SB: We invested more than a million dollars on it. We have Acoustic Technologies ALA speakers, which are premier speakers, and a Yamaha soundboard. We also have a new Steinway piano and are working very closely with Steinway with some new technologies. They came up to our room and reviewed all our specs and acoustical design and back-line information.

AAJ: With a state-of-the-art sound system, do you plan on recording performances?

SB: We’ve actually formed an alliance with Steinway, and they will be helping to promote that Jimmy’s will be recording some music for them. We have the great jazz pianist Sullivan Fortner coming on October 8—he’s one of Steinway’s jazz masters and they’re going to document some of the shows of Sullivan playing on this piano. And he’s going to be part of their Steinway’s documentary.

In conjunction with the club, we’ve actually built a complete production studio. We have the sound system and the board for the room itself. And we have various side rooms—lounge areas—in the club as well. We have large flat screen TV’s in all those areas and we’ll be streaming, real-time, to all these flat screen TV’s during the performances.

We are also going to be recording all the shows. The production studio has a separate board and Pro Tools system (music software) and we have a PTZ (point, tilt, zoom) whole camera system and lighting for production. Our goal is to be producing albums that are live from Jimmy’s.

AAJ: With this superior sound system and recording and production studio, it seems like it presents a significant opportunity for jazz musicians to capture their live performances.

SB: We are trying, in doing all this, to support the artists. We want to work with them. We want them to be properly compensated. By January of 2022, we want to be streaming, and we’ll be sharing all that revenue with the artists.

AAJ: It sounds like you have set a high-bar for all the components involved in a jazz club—the performance stage, sound system, recording and production and social media and streaming.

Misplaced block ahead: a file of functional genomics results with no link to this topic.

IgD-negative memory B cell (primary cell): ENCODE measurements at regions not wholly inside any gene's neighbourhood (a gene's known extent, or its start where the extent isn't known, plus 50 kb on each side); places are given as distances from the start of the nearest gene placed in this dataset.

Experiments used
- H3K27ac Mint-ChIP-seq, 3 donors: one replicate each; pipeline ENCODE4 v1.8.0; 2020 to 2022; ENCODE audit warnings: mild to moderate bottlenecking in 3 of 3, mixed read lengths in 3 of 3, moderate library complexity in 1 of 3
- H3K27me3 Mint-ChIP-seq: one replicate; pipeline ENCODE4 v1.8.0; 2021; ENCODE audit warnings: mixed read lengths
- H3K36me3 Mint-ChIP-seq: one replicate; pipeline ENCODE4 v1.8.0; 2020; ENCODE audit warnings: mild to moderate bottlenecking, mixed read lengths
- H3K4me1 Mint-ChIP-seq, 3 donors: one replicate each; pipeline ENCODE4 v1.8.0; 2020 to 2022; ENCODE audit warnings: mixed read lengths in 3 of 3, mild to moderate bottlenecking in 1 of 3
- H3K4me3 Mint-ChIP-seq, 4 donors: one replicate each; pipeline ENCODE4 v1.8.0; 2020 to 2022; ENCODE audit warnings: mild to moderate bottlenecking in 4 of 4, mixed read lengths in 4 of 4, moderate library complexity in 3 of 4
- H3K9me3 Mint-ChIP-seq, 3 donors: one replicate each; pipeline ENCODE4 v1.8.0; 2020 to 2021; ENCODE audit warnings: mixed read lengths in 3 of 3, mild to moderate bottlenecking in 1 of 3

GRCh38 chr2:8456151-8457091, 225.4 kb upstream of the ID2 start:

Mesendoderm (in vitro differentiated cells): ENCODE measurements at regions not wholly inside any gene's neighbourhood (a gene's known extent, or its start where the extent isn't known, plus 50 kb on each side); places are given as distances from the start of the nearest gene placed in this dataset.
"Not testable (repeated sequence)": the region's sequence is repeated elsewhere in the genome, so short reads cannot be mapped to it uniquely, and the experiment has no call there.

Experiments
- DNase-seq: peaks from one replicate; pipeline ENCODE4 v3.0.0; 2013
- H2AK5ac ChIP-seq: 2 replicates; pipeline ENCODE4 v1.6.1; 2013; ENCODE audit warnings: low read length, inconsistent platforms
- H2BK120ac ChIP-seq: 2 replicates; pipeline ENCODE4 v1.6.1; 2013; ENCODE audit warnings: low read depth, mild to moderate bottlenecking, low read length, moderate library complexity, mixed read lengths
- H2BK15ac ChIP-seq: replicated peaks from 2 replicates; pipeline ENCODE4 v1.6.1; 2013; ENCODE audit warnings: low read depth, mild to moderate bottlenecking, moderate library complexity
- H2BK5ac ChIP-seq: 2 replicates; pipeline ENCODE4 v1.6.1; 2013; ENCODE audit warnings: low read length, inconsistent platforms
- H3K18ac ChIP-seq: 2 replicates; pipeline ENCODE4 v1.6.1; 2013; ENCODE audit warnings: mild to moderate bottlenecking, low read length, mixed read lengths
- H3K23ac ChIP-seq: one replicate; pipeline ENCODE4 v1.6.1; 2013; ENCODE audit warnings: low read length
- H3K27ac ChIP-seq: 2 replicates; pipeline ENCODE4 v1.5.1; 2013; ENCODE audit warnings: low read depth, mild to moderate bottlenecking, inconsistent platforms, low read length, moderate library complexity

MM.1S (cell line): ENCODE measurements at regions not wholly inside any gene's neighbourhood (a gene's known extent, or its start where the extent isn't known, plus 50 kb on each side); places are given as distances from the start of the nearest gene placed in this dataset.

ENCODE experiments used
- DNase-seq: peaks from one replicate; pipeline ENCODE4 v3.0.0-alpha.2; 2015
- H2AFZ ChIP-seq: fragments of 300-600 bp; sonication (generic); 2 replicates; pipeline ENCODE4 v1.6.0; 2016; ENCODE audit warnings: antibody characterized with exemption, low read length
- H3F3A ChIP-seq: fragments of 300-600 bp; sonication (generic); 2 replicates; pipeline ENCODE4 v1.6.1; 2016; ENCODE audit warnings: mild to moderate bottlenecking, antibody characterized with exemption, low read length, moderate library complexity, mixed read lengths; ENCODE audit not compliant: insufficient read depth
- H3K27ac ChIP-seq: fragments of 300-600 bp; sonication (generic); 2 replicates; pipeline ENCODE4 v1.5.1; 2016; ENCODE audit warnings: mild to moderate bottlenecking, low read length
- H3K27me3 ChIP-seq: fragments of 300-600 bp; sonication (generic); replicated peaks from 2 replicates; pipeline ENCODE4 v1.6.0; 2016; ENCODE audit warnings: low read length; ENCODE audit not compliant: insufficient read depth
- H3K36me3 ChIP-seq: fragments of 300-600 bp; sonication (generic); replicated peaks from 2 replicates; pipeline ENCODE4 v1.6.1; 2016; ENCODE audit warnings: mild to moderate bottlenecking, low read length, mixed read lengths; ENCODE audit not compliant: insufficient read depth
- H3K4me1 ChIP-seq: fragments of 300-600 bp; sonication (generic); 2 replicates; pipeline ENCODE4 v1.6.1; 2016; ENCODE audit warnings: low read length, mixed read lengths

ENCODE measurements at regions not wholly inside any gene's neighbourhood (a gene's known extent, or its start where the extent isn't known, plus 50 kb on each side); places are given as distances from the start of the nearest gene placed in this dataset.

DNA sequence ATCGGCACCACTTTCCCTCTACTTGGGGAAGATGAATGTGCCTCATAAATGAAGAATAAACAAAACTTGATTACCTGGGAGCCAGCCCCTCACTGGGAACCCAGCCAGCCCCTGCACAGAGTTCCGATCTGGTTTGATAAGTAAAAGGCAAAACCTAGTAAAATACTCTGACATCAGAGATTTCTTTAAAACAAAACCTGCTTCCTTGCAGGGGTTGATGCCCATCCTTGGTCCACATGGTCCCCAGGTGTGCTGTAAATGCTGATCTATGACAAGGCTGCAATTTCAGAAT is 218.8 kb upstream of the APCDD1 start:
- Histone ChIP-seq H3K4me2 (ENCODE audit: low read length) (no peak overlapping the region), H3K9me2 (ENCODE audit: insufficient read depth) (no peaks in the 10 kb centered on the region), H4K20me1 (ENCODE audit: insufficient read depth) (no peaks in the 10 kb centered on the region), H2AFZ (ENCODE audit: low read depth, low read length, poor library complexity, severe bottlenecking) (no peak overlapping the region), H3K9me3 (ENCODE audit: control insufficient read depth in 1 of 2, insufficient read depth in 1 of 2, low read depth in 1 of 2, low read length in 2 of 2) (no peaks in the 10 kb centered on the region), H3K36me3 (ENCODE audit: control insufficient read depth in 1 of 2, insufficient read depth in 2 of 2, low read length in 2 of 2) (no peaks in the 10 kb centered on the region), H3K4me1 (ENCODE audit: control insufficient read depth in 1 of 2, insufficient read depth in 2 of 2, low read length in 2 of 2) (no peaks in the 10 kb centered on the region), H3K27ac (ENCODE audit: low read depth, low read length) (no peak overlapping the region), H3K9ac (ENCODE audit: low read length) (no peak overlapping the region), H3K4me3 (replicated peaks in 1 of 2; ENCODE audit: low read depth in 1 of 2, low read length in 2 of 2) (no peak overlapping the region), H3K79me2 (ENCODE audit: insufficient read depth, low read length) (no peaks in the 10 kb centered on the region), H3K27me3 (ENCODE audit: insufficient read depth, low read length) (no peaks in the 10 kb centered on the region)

SB: The reason we’re waiting until January of 2022 is that we want the highest level of production, so that we’re really doing these artists justice when they’re streaming.

AAJ: What an incredible opening line-up. For October and November alone you’ve got legends like Randy Brecker, Charles Lloyd, Steve Tyrell and Mavis Staples, along with contemporary jazz musicians like Christian McBride, Joey DeFrancesco and Kurt Elling and also new talent as well. I’m thinking of how excited the late George Wein (founder, producer and director of the Newport Jazz Festival) would have been to see your club.

SB: Just a few months ago, we (organization promoting Jimmy’s) thought about that, wouldn’t it be great to get George (Wein) up to the club. I wanted him to see this club. He has been such a beacon of light for jazz for so long—with the Newport Jazz Festival and his total commitment to jazz. I would have loved that—it would have been awesome.

AAJ: Along that same conversation, you do have the brilliant bassist and now artistic director of the Newport Jazz Festival, Christian McBride, and his band Inside Straight opening the club along with the Joey DeFrancesco Trio the night before—there is a continuity to the legacy of Wein represented at your club.

SB: Christian McBride is coming with Inside Straight and Peter Martin can’t wait to play this piano, and of course Warren Wolf will be on vibes. And Christian is also doing his radio show( weekly Sirius XM Radio show) opening night, broadcast live from Jimmy’s stage with Joey DeFrancesco.

AAJ: It seems like an obvious “connect the dots” to talk about musicians playing in New York and Boston, and then coming directly to your venue as well?

SB: Yes—absolutely. We are getting strong support from New York. So—yes—the musicians in New York are so excited to be coming here and playing on this stage, with really good sound, great acoustics in a really good environment with an enthusiastic audience. We’re motivated by our passion for the music and we want to enrich our community and also support jazz and help it to grow.

Article Can Be Found Here: https://www.allaboutjazz.com/two-brothers-a-landmark-building-and-a-vision-for-a-jazz-club/